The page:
GM: Well, I think the functioning of the press depends in part on the integrity of the people involved and their ability to set aside their personal beliefs and convictions and present their beliefs and issues in a very open manner. There is a dispute about how well or how effectively that’s done. It’s especially complicated in the age of social media and the communications technology that have occurred.

In my lifetime, earlier in my career, I mean there was a much greater emphasis on corroboration, verifications, checking to see whether things are true or untrue before they were placed in the public mainstream. That’s pretty much vanished now and everything gets onto the internet and its extremely difficult for an individual to make a judgment about what it or is not true, or what can or cannot be believed and it provides the benefit of instantaneous and much broader distribution of views which is a good thing. And it presents the disadvantage of enabling and permitting the dissemination of much information that is untrue. And the individual is left to his or her own devices as to try to evaluate what is or is not true and that is not easy to do.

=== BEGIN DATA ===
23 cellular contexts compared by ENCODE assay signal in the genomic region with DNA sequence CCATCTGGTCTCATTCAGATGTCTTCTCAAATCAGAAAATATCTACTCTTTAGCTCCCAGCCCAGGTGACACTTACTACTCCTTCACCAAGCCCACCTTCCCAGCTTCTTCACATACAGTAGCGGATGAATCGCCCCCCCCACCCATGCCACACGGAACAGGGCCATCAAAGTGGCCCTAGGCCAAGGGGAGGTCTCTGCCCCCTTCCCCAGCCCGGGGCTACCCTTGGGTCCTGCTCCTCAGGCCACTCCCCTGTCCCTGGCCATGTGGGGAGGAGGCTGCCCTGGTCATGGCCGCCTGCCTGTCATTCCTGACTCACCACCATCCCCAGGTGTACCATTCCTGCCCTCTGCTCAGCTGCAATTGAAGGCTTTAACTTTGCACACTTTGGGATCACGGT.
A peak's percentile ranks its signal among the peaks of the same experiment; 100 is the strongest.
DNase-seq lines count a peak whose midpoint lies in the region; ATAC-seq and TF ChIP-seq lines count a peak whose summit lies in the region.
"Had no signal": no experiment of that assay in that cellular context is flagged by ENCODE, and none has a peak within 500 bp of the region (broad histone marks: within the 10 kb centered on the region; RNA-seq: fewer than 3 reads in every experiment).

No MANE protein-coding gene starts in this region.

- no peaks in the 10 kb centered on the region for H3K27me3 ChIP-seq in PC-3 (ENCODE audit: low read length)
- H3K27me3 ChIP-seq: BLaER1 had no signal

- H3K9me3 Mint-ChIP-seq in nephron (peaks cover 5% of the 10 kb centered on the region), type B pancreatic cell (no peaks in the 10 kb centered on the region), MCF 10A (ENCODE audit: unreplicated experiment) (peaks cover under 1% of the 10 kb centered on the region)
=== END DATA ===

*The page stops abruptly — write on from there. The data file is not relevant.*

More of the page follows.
You know, science is neutral. This cellphone here has dramatically changed the rhythm and pattern of life for almost all human beings. Within your lifetimes, this didn’t exist when any of you were born. And now just think about it — you check it every morning, you check it every night and depending on your level of addiction you check it many times during the day. It’s literally changed the daily patterns of life for all human beings. And it provides enormous benefits, but terrorists use cell phones for their purposes. So science can be deployed for beneficial or destructive purposes. And the answer is not to try to end science, the answer is to try harder to direct the results into the positive side of society.